Antiperspirant recall: What the finding of a cancer-causing chemical means for you

Specific Products included in Voluntary P&G Aerosol Spray Antiperspirant Recall (Photo: Business Wire)

(CNN)Benzene, a known cancer-causing chemical, was found in over half of 108 batches of antiperspirant and deodorant body sprays from 30 different brands, according to a citizen's petition filed this month with the US Food and Drug Administration.

Benzene should not be used in the manufacture of drug substances or products because it is a class one solvent with "unacceptable toxicity," according to the FDA.
However, the FDA did allow a "temporary" use of benzene in liquid hand sanitizers during the pandemic, setting the upper limit to 2 parts per million.
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    The US Environmental Protection Agency has set a much lower limit -- 5 parts per billion (ppb) -- for exposure to benzene in drinking water. The agency has also set a "goal of 0 ppb for benzene in drinking water and in water such as rivers and lakes because benzene can cause leukemia."
      Last week, "in an abundance of caution," manufacturer Procter & Gamble voluntarily pulled 17 different types of Old Spice and Secret antiperspirant off the shelves, according to a press release.
      A number of other brands have not yet been recalled, including batches of Tag, Sure, Equate, Suave, Right Guard and Brut that had levels of benzene at or above 2 parts per million, said David Light, CEO and founder of Valisure, the independent lab that ran the tests and filed the petition.
      Additional batches of antiperspirants and deodorants, which Valisure said tested at levels up to 2 parts per million, include products made by Summer's Eve, Right Guard, Power Stick, Soft & Dri and Victoria's Secret. To date, CNN was not able to verify that any of these products except Old Spice and Secret have been recalled following Valisure's early November request to that effect to the FDA.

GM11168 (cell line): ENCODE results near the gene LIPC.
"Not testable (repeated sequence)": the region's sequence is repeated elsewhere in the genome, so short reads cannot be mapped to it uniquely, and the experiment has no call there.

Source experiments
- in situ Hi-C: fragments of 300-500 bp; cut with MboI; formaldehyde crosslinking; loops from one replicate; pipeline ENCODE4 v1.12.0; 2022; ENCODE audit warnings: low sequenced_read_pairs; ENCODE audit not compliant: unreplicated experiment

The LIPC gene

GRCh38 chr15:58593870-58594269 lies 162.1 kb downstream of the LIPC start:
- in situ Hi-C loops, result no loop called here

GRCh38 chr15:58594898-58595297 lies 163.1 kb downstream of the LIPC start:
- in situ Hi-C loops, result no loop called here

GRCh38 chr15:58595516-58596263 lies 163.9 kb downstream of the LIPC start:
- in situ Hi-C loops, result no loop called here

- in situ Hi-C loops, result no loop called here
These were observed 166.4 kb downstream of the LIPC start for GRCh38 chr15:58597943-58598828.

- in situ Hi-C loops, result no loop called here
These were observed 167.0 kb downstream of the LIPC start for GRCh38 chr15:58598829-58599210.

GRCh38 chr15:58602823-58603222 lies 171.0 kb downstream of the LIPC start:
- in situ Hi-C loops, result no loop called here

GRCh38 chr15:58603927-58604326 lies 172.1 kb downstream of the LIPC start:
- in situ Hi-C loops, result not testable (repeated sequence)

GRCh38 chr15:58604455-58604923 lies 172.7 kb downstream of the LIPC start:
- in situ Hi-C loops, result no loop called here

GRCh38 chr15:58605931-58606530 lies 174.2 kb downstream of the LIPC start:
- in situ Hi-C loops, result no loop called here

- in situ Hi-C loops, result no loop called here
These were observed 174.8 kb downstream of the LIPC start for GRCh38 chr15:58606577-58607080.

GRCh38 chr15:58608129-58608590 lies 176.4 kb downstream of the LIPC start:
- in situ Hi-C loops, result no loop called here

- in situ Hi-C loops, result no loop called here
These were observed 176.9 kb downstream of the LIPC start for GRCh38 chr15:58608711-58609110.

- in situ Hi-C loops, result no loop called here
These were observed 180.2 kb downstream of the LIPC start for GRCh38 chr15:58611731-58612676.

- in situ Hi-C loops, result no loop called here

CNN reached out to all of these companies for response. The Village Company, which makes Soft&Dri, declined to provide a comment. Unilever, which makes Suave, told CNN in an email: "Unilever takes all safety concerns seriously, and we are conducting a robust investigation into the Valisure petition's assertions about two Suave antiperspirant aerosols."
        CNN did not receive a response from the rest of the brands before publication, but the Personal Care Products Council, an industry association that speaks for 600 consumer product companies, put out this statement.
        "Benzene is not an intentionally added ingredient in body spray products; however, the U.S. Food and Drug Administration (FDA), as well as product manufacturers, are aware that it may be present in food and drug products at very low levels," PCPC wrote.
        "PCPC and its member companies are firmly committed to ensuring consumers have access to cosmetics and personal care products with ingredients that have been thoroughly tested for safety and follow the requirements of the law," the statement said. "Companies and individuals have a legal responsibility to ensure their products and ingredients are safe for the intended use."

        High levels of benzene detected

        Benzene is created by natural and man-made processes. The chemical, which can trick the body's cells into not working properly, is also a natural part of crude oil, gasoline and cigarette smoke, according to the US Centers for Disease Control and Prevention.
        It's also used to manufacture a variety of "plastics, lubricants, rubbers, dyes, detergents, drugs, and pesticides," according to the Am